This one is for all those people who’ve craned their necks to get a good view out of a plane window while wondering why they are made so small. There are some very scientific reasons why plane windows are so small; and there is also a very sound reason why they have that small hole in there.
Wouldn’t it be better to have bigger windows?
They tell us to keep the window shades open for takeoff and landing so passengers can see and report anything untoward such as smoke, fire, a wing or engine anomaly etc., so why not have big windows? We can see better and this would also perhaps stave off the claustrophobia that many people associate with airplanes.
Aircraft windows are kept small in order to strengthen the hull or the frame of the plane. The larger the area between the windows, the stronger is the aircraft. In fact the air frame would be strongest if there weren’t any windows at all. Since windows are necessary in passenger aircrafts, they are kept small and the area between them kept wider. Larger windows are seen to cause metal fatigue and result in high altitude ruptures.
Also in case of a blowout, the passenger next to a window could get sucked out and the cabin could quickly depressurize; another reason for windows being smaller. In recent times though, with newer materials and construction techniques it is possible to have bigger windows in aircraft such as the Dreamliner or the Boeing 787. In fact soon we could have no windows at all; proposed supersonic jets could have those windows replaced by video screens that show the outside vista.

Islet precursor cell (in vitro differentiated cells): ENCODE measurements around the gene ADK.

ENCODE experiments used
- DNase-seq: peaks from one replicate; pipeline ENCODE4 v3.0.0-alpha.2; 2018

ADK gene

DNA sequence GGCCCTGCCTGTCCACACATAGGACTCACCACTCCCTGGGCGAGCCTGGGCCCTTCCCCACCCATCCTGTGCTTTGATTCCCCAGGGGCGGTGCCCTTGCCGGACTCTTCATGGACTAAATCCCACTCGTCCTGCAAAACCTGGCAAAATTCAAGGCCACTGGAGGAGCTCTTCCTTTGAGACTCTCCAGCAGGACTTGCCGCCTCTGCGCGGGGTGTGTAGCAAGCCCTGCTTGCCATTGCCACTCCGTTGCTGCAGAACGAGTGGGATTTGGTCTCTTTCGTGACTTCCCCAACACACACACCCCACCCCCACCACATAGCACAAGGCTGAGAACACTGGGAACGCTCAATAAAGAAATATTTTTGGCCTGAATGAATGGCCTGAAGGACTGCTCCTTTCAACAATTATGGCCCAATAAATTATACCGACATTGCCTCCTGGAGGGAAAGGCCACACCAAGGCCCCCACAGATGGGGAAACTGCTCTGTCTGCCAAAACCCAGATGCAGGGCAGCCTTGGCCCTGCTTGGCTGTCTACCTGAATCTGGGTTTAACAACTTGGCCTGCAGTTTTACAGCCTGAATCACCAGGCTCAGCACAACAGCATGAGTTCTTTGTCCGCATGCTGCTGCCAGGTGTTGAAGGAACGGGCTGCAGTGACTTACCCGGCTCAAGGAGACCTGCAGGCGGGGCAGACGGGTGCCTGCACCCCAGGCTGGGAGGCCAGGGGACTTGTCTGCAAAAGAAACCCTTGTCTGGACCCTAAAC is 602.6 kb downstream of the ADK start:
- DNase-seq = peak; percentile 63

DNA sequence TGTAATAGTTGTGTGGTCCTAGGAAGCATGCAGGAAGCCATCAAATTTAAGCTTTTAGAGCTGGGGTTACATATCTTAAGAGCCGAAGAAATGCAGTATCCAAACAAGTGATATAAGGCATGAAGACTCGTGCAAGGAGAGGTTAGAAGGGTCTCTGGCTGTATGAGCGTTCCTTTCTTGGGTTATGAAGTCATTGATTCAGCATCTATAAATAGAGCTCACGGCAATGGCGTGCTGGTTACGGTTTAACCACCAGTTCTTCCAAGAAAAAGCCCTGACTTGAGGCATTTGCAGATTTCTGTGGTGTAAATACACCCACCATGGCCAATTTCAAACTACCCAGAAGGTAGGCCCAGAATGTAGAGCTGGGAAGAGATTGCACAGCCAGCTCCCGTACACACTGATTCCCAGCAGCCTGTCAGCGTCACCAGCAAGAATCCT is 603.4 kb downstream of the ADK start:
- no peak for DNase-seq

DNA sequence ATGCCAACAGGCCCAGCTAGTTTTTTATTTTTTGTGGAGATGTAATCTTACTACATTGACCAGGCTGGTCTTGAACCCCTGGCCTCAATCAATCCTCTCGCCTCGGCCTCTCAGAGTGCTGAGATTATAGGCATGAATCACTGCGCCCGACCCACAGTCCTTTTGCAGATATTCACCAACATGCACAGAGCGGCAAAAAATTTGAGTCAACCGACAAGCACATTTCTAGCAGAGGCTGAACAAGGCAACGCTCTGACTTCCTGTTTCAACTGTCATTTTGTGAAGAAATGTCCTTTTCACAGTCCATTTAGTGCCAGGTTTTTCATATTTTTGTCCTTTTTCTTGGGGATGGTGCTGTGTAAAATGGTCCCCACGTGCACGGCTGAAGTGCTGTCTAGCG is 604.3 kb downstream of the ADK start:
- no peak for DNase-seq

Why do windows have those small holes in them?
Apart from the awe that some of us feel at the magnificence of the earth spread out below us as we soar above the clouds, the rather prosaic question about that little hole in the window has consistently nagged at many of us. The aircraft window consist of three panes and it is the middle pane that has that little hole typically. It is there to act as a ‘bleed valve’ to let the pressure between the panes to remain constant. The outer pane is the strongest and takes all the pressure; but in the event it cracks, that middle pane acts as a fail-safe. The little hole also releases moisture so that the windows won’t get fogged over.
And why are the windows round?
The answer to that burning question is that square windows are prone to falling apart in the air because the corners create weak spots that are far likelier to crack than curved windows. With curved windows, the pressure is more evenly distributed and the windows are less likely to crack.